Open Collections

UBC Theses and Dissertations

UBC Theses Logo

UBC Theses and Dissertations

Benthic algal and insect responses to nutrient enrichment of an in-stream mesocosm Oliver, Gerald G. 1998

You don't seem to have a PDF reader installed, try download the pdf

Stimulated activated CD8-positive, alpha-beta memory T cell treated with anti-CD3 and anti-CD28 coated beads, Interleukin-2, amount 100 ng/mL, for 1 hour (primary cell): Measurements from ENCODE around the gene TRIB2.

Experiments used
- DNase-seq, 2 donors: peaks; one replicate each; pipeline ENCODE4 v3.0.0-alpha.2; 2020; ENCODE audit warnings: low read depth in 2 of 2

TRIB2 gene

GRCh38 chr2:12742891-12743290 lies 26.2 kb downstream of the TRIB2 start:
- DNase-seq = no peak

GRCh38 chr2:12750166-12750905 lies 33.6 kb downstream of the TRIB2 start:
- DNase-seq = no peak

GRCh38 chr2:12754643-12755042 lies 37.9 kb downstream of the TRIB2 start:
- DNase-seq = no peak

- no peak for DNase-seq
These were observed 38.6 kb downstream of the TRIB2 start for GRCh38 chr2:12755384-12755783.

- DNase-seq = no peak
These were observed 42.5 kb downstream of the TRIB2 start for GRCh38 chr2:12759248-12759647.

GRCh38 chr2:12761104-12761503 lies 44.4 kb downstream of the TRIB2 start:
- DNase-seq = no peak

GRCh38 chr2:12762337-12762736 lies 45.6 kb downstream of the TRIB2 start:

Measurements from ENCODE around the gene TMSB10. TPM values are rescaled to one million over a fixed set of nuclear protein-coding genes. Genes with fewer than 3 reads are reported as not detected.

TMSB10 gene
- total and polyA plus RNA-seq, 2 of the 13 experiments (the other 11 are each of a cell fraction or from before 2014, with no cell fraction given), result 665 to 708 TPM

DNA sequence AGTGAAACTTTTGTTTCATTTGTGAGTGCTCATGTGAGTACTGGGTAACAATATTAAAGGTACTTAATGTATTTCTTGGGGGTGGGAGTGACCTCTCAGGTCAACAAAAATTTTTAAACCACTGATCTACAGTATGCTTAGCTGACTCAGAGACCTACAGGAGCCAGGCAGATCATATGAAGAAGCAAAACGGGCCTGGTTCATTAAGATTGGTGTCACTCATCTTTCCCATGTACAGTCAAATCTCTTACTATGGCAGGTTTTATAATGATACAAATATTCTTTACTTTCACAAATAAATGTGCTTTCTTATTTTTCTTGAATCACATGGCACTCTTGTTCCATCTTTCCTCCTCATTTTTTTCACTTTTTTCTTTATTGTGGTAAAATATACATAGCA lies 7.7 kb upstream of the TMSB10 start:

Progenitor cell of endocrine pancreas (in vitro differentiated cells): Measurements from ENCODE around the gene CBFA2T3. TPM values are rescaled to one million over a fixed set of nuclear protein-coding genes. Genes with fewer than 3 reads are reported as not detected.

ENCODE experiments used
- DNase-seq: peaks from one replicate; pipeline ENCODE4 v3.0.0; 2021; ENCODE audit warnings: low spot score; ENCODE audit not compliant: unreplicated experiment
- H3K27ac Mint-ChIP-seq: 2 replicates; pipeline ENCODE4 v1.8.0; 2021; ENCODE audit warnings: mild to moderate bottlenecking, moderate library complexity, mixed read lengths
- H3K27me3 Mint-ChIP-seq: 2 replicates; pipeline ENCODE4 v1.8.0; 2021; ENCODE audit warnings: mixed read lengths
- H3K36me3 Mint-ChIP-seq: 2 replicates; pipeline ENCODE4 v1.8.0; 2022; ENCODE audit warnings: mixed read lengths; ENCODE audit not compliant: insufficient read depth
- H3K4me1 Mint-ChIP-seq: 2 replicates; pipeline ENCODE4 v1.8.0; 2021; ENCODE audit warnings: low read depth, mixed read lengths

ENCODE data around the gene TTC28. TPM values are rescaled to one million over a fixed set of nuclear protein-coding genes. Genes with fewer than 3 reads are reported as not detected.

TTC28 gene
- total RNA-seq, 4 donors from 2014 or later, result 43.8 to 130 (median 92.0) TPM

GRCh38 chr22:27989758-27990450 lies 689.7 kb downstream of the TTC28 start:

Item Metadata

Download

Media
ubc_1998-0566.pdf [ 13.94MB ]
Metadata
JSON: 1.0074824.json
JSON-LD: 1.0074824+ld.json
RDF/XML (Pretty): 1.0074824.xml
RDF/JSON: 1.0074824+rdf.json
Turtle: 1.0074824+rdf-turtle.txt
N-Triples: 1.0074824+rdf-ntriples.txt
Original Record: 1.0074824 +original-record.json
Full Text
1.0074824.txt
Citation
1.0074824.ris

Full Text